The ligand-binding function of the porcine class Pi glutathione S-transferase

Bico, Paula C G
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Glutathione S-transferases are multifunctional intracellular proteins. They catalyse the conjugation of glutathione to endogenous'or foreign electrophiles, and also bind non-substrate ligands. Class Pi glutathione S-transferase (pGSTPl~l) was purified from porcine lung to a specific. activity of 6.63p.ffiol/min/mg. The homodimeric protein has a molecular weight of about 4~.7kD and an isoelectric point of 8.6. Anionic ligand-binding properties of this isoenzyme were investigated. Steady-state fluorescence methods were used to determine ~ values for 8-anilino··l~naphtha1enesulphonic acid (K, == 17.1p.M and 11.1J.tM using fluorescence enhancement techniques and quenching techniques respectively), bromosulphophtbalein (Kcl=1.1p.M at pH 6.5 and 2.4/jM at pH 7.5) and glutathione {~=1201I.M). The affinity of bromosulphophthalein for the enzyme, in the presence of 10mM glutathione was slightly enhanced (~=O.7.uM at pH 6.5). The energy transfer betwecz the protein's tryptophan residues and 8-anUino-l-naphthalene sulphonic acid was observed and found to be about 56% efficient. The impact of ligand binding on both protein structure and catalytic activity were assessed. Kinetic studies show that the active site of the enzyme is not the primary binding site for the non-substrate ligands, but that the binding of bromosulphophthalein and to a lesser extent 8~ani1ino-l-!.~phtha1ene sulphonic acid, does affect the active site of the enzyme, especially aner saturating concentrations of the ligand. This may be the result of a small ligand-induced conformational change. Fluorescence studies also indicate that the primary site for anionic ligand binding is not in close proximity to either Trp28 or Trp38 in domain I, Competition studies indicated that the two anionic ligands bind the Same site, < Prorein fluorescence, chemical modification « and size-exclusion HPLC data indicate that ligand binding does 110t induce gross conformational changes in the protein.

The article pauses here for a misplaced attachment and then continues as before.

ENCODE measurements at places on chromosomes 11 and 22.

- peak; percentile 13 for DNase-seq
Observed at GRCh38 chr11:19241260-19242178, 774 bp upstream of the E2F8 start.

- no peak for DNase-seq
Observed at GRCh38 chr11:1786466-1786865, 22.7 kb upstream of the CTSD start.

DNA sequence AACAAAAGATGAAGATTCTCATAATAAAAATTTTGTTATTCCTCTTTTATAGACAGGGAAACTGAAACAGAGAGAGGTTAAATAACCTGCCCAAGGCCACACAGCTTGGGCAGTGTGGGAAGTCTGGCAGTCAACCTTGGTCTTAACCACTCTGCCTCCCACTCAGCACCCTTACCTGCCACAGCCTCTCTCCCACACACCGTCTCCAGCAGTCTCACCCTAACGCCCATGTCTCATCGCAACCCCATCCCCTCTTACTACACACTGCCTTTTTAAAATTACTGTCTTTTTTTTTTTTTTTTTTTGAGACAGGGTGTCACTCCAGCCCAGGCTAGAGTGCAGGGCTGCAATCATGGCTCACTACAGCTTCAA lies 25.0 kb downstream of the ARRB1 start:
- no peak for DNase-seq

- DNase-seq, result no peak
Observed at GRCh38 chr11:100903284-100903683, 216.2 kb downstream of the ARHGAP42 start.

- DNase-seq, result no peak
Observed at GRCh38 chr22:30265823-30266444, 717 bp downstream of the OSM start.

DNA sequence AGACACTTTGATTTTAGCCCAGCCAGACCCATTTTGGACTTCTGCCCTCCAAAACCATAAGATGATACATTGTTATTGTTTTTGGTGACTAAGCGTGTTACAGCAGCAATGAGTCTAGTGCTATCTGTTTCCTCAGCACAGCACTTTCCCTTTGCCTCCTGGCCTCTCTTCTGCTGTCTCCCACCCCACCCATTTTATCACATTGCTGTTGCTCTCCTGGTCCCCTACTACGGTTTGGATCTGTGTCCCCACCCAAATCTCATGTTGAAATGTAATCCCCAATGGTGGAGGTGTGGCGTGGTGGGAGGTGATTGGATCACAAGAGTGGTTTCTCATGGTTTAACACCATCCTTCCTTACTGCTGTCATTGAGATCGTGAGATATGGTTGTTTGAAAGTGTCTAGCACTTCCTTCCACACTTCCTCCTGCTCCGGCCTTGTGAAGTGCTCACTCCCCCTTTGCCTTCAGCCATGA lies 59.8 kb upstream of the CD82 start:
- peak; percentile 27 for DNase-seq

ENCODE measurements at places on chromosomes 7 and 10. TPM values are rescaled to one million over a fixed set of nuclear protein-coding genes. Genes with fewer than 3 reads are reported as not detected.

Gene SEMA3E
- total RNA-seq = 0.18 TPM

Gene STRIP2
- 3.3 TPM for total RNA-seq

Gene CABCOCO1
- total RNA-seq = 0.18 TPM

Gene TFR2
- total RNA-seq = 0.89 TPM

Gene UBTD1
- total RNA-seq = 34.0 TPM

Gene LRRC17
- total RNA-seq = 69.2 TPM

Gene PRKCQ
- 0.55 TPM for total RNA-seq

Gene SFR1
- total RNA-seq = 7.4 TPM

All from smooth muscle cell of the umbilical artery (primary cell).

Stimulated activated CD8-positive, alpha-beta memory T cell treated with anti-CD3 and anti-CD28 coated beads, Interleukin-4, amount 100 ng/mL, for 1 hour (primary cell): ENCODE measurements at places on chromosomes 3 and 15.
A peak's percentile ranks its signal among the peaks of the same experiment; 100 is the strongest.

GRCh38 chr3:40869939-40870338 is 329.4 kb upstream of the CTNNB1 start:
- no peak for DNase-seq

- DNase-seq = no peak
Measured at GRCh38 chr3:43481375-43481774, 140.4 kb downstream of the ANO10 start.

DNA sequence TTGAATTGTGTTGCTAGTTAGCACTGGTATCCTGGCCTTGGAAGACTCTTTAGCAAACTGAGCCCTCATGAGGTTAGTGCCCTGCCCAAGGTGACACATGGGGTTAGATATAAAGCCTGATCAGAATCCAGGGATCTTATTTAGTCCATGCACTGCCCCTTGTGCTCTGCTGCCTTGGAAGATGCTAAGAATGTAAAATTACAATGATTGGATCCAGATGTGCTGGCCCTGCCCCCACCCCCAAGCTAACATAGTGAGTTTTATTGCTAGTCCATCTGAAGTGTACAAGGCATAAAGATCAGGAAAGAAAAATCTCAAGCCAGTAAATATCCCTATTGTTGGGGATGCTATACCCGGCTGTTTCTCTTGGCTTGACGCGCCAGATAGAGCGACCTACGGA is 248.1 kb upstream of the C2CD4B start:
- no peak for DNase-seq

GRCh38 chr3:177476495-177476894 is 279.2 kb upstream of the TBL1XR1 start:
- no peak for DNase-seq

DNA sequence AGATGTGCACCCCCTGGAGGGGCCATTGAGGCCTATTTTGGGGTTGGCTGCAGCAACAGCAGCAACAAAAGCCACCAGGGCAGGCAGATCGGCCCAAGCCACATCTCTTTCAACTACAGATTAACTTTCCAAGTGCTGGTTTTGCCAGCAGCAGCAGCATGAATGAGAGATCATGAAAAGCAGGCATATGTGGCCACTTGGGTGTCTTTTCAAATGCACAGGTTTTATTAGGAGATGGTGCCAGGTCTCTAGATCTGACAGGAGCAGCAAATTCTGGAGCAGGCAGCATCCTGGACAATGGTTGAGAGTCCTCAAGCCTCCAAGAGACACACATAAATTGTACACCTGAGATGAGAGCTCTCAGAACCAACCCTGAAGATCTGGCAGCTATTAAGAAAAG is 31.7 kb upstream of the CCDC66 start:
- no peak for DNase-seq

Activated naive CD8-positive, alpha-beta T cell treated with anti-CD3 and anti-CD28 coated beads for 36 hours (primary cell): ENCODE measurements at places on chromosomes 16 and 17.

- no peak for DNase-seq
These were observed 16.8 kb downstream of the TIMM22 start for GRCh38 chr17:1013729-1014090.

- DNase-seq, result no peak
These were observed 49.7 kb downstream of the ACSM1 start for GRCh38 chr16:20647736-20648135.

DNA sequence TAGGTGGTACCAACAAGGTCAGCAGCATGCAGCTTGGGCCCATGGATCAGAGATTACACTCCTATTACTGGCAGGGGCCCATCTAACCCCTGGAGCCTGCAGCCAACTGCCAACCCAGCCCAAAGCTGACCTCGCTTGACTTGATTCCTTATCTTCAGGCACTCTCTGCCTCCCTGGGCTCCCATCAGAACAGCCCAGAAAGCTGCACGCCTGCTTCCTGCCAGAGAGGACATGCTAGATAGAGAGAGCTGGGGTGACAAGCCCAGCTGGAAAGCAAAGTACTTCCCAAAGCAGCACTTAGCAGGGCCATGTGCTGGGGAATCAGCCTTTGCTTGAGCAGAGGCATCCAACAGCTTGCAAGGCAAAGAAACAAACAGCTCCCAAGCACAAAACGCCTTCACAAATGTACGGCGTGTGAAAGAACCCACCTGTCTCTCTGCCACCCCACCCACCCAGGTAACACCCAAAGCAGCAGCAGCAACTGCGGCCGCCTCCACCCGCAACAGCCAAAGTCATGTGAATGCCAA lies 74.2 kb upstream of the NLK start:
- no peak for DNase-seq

A dissertation submitted in fulfilment of the requirements for the degree of Master of Science at the University of the Witwatersrand. Johannesburg February 1994